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Introduction to Gymnastics Injuries


If there’s one thought that makes gymnasts cringe, its injuries. Injuries are a part of sports that are both inevitable and unavoidable. Some may be minor, like scrapes and bruises that you and your child can deal with easily. Others can necessitate going to the doctor. Let’s say the gymnast has just finished practice, and is holding on to his/her thigh and wincing. You ask if it hurts, and he says yes, a whole lot!

What should a parent or gymnast do?

Well, the first thing you could have done was prevent that injury from happening in the first place. But that’s another topic to discuss later.

As a gymnast, you have to be aware that gymnastics is one of the most demanding and strenuous sports around. Right along with its tough and exacting nature come the injuries. Do you know that gymnasts incur injuries as often as football players do?

While injuries are part and parcel of gymnastics and it will be difficult to steer clear of them completely, there are some ways that you can avert the worse of them. These safety measures take the form of body and mental alertness, adequate muscle strength and resiliency, and above all, clear communication with between the gymnast, coach and child.

Most important of all, it is important that the gymnast knows what he is doing. The gymnast shouldn’t attempt to try moves that he hasn’t practiced yet, just because they look awesome, or because some of the other gymnasts can do it, or even just to impress his coach. Speak to the coach about your apprehensions and make sure he shares your concern. Make sure the coach is cognizant of the risks to the athletes and has implemented safety procedures to minimize them. Find out if he knows what to do in case an emergency happens and check to see if there is a first-aid kit in the gym. It’s also important that there’s a phone to call for medical help.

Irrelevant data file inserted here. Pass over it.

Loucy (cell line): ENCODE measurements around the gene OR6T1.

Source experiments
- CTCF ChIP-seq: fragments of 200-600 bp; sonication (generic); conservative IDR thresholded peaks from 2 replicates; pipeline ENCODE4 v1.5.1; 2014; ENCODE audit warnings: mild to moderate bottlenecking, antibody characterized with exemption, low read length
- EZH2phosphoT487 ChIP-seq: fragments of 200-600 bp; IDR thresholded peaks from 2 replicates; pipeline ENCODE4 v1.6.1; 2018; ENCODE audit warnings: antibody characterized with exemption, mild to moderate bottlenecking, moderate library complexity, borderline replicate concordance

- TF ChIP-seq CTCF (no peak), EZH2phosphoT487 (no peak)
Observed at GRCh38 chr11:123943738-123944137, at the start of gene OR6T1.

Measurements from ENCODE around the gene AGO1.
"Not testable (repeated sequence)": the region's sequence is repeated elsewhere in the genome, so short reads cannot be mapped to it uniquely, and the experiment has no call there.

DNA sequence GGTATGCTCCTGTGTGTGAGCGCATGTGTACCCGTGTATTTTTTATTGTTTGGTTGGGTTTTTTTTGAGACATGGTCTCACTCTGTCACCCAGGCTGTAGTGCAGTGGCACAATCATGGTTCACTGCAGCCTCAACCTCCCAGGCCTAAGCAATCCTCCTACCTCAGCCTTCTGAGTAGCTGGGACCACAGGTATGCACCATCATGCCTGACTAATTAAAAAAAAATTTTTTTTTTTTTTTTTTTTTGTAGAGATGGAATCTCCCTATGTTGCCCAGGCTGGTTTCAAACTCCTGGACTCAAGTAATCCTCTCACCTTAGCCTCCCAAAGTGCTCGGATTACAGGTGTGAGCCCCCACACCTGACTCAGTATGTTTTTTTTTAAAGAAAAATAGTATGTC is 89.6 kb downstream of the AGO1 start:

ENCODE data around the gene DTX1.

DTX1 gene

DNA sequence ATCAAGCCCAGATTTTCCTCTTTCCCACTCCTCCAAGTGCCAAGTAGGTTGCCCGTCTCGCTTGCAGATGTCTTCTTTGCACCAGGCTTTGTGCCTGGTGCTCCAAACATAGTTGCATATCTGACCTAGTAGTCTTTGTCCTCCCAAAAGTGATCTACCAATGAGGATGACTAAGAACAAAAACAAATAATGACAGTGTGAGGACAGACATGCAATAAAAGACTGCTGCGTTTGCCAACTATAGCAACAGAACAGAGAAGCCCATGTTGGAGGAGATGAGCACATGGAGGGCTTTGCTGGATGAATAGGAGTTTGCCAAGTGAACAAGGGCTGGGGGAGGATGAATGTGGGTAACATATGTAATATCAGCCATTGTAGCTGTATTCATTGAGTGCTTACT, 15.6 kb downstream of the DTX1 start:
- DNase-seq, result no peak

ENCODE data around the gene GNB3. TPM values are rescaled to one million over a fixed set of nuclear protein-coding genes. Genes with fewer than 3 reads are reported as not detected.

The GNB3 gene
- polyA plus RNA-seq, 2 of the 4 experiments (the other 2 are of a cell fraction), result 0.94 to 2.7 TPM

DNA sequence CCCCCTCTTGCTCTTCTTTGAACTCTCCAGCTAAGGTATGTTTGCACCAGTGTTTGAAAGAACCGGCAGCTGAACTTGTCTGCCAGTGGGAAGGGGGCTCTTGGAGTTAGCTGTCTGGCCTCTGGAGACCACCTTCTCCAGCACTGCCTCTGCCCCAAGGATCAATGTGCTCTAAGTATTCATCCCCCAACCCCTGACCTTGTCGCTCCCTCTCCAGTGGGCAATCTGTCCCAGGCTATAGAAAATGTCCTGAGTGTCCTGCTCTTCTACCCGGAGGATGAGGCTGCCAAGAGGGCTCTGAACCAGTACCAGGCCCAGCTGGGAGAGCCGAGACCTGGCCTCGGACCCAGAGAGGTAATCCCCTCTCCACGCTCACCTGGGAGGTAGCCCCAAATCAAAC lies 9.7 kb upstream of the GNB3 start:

The coach is responsible for teaching the gymnast the basics of a certain skill, and to understand how to execute it properly. The gymnast should also be taught how to move his body safely to prevent injury in case a trick doesn’t turn out the way it should. See if this is explained and demonstrated to him during practice.

One other thing a gymnast should know is how to be attuned to his body throughout all its motion during the execution of a move. If for instance, he’s in the middle of a twist, she should be able to sense if he’s twisted far enough or too much. If he’s performing a somersault, he should know how far he’s rotated so he’ll be able to land correctly. Being aware of her body orientation at all times is crucial to keeping her safe from potential injuries.

Most times, injuries occur because some of the muscles involved in the execution of a trick are not strong enough to withstand the stress placed on the joints during movement. This often happens to children whose bones are still in the process of growing. The most common of these injuries are sprained or twisted ankles, which occur when the small but vital muscles that run down from the calf to the foot are not tough enough to cushion the joint underneath. To prevent sprained and twisted ankles, the muscles surrounding them should be trained and conditioned regularly. Make sure the coach implements sufficient conditioning exercises that include the ankles.